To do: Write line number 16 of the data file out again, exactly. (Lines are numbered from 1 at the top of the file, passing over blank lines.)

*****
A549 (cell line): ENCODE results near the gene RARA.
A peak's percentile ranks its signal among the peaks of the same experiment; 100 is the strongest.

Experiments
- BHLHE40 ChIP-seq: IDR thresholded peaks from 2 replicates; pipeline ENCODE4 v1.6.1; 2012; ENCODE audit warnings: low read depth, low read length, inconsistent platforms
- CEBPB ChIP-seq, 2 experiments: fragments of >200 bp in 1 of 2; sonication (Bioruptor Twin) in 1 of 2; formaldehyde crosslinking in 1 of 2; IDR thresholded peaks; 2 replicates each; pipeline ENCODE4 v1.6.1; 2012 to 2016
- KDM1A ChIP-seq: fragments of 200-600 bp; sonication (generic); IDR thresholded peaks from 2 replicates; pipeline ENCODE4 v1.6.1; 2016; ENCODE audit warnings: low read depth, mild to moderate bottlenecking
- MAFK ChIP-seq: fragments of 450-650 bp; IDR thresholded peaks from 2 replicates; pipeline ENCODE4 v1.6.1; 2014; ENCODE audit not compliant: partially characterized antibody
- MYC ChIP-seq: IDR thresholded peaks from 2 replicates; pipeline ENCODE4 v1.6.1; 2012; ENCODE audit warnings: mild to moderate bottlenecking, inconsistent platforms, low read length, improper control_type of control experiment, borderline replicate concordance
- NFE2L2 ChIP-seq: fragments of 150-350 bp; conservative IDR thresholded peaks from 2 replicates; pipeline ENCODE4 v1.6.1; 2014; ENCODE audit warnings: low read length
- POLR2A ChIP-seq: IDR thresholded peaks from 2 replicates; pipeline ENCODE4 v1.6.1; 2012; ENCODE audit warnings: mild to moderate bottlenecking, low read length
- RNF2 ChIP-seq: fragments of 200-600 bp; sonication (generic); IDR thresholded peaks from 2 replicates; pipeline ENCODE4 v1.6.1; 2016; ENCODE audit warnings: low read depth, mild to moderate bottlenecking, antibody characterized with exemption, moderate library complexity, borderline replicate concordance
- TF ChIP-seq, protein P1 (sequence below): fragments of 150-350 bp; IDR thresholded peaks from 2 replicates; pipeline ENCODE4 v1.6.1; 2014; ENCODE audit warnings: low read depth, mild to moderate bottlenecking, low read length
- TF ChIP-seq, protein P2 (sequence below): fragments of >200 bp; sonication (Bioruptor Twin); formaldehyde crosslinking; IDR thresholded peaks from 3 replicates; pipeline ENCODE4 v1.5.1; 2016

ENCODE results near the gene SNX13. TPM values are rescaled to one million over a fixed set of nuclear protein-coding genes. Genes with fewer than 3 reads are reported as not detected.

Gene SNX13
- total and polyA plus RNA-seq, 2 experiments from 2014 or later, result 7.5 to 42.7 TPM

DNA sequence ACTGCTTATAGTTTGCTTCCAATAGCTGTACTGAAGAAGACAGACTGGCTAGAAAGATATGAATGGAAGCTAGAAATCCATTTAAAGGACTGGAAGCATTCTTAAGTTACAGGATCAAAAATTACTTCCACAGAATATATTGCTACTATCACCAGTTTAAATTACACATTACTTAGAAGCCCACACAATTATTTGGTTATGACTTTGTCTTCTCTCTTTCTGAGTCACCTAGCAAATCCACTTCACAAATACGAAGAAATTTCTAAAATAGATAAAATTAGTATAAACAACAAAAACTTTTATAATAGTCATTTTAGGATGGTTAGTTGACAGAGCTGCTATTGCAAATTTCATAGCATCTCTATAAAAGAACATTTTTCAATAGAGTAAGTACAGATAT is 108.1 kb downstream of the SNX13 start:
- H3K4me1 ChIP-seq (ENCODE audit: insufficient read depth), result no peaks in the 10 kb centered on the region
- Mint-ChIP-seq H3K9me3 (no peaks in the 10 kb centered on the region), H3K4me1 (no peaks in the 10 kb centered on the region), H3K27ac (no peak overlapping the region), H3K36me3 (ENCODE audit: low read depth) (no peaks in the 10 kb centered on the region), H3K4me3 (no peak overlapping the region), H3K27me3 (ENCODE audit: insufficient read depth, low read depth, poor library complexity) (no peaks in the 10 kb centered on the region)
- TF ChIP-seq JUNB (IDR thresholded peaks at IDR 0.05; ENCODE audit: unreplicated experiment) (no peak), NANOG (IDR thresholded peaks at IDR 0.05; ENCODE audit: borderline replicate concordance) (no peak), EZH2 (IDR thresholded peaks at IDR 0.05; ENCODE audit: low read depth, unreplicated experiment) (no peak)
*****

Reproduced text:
- total and polyA plus RNA-seq, 2 experiments from 2014 or later, result 7.5 to 42.7 TPM